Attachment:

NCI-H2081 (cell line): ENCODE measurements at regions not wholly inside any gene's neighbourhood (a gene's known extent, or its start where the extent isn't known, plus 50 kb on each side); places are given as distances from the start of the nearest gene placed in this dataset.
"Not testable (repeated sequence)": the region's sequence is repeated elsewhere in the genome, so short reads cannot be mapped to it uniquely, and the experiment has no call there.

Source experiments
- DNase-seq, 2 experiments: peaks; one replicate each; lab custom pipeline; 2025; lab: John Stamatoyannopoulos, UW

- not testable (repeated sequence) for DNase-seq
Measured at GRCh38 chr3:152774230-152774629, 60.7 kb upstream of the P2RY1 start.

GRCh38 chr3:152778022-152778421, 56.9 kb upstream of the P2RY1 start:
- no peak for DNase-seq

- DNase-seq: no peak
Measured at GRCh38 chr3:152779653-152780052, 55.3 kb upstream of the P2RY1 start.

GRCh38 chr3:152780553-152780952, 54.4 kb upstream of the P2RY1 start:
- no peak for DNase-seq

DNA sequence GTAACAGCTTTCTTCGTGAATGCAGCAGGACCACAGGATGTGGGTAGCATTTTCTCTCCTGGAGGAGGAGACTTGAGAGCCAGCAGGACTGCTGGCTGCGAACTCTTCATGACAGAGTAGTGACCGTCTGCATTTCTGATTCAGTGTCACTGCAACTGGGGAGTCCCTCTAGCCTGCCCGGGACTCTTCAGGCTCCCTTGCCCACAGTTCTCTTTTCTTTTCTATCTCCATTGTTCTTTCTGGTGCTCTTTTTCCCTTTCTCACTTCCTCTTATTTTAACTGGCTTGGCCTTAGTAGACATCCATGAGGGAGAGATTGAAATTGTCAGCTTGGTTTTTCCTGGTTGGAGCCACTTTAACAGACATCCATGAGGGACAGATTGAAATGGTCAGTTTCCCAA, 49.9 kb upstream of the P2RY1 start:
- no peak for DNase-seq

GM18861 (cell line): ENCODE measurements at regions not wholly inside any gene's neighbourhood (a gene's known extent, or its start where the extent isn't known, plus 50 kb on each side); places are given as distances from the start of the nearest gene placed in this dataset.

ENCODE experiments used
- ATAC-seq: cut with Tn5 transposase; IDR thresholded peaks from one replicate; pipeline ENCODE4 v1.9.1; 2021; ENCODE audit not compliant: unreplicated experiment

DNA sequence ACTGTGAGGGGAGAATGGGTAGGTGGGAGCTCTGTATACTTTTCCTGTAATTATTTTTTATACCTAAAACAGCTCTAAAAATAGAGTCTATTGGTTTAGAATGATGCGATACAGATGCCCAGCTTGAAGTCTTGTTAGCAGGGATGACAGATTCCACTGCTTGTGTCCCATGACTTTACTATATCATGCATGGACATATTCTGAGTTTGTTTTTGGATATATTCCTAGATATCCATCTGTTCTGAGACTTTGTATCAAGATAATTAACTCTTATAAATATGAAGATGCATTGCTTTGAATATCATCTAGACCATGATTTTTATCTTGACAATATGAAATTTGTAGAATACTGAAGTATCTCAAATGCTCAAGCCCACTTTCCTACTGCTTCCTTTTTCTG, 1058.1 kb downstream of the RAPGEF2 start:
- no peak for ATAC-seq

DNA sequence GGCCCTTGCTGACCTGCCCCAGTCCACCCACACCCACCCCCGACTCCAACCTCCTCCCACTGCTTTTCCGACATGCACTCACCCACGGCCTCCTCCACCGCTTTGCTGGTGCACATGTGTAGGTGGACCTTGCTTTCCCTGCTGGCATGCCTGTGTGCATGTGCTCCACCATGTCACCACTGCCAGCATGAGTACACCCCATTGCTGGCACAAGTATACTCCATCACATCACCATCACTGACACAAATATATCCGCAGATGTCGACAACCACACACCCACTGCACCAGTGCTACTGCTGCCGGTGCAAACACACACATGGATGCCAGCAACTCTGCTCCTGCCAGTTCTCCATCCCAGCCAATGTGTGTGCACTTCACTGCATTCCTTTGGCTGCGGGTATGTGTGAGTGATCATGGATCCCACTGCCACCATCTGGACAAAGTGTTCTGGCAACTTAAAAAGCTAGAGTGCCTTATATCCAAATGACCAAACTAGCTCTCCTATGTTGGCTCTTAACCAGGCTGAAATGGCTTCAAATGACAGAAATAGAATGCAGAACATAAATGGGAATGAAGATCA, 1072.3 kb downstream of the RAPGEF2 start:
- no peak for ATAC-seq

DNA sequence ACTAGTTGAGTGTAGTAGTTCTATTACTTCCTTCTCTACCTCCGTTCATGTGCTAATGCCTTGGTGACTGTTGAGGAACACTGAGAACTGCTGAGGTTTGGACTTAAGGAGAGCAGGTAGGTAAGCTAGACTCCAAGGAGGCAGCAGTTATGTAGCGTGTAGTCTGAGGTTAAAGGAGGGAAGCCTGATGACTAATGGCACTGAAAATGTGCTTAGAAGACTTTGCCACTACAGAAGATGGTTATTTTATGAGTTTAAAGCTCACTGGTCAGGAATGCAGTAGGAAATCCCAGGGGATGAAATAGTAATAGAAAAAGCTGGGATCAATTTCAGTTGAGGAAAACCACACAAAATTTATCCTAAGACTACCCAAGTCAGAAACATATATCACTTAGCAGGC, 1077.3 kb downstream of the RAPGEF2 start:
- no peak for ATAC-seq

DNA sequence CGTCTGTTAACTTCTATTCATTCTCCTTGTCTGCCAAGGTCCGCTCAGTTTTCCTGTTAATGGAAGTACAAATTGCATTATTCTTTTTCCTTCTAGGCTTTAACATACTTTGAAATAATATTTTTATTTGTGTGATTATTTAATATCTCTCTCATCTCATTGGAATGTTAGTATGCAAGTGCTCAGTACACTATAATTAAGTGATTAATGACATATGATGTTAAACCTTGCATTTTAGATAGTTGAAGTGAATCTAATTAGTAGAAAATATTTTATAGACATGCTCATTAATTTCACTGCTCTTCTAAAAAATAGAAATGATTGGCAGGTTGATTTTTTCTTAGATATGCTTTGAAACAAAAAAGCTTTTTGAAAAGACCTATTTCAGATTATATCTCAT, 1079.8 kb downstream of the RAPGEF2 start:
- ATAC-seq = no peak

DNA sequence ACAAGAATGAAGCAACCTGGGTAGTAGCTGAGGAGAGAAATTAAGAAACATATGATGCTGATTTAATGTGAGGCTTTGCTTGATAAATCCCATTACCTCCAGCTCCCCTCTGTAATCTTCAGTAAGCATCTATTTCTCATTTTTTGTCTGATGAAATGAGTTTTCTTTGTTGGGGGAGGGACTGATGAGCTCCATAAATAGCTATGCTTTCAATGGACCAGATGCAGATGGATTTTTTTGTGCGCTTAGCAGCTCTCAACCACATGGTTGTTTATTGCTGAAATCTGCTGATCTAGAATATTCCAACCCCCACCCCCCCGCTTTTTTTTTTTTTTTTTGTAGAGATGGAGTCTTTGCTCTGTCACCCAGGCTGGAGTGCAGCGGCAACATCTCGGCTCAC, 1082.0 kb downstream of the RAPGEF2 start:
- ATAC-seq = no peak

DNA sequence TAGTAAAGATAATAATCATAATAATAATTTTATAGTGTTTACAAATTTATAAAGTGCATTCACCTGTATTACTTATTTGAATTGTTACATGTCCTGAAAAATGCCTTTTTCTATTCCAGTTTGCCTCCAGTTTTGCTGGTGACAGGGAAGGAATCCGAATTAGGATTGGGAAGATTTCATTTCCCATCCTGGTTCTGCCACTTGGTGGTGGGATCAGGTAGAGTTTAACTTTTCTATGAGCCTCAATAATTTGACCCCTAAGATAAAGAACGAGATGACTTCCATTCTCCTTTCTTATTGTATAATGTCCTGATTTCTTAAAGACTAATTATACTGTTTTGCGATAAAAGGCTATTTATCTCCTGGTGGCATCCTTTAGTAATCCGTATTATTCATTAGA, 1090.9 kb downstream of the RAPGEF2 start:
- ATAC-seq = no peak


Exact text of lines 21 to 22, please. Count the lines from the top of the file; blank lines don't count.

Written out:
- no peak for ATAC-seq

DNA sequence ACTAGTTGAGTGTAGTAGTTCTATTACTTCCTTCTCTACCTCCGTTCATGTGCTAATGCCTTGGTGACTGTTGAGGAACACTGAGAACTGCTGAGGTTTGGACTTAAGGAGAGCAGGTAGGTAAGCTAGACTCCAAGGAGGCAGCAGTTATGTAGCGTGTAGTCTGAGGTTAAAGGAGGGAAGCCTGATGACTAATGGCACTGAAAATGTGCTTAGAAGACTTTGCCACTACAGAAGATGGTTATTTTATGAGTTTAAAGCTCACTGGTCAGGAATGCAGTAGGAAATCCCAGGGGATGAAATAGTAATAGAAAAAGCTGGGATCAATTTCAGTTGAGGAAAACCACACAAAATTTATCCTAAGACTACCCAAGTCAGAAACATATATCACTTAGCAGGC, 1077.3 kb downstream of the RAPGEF2 start: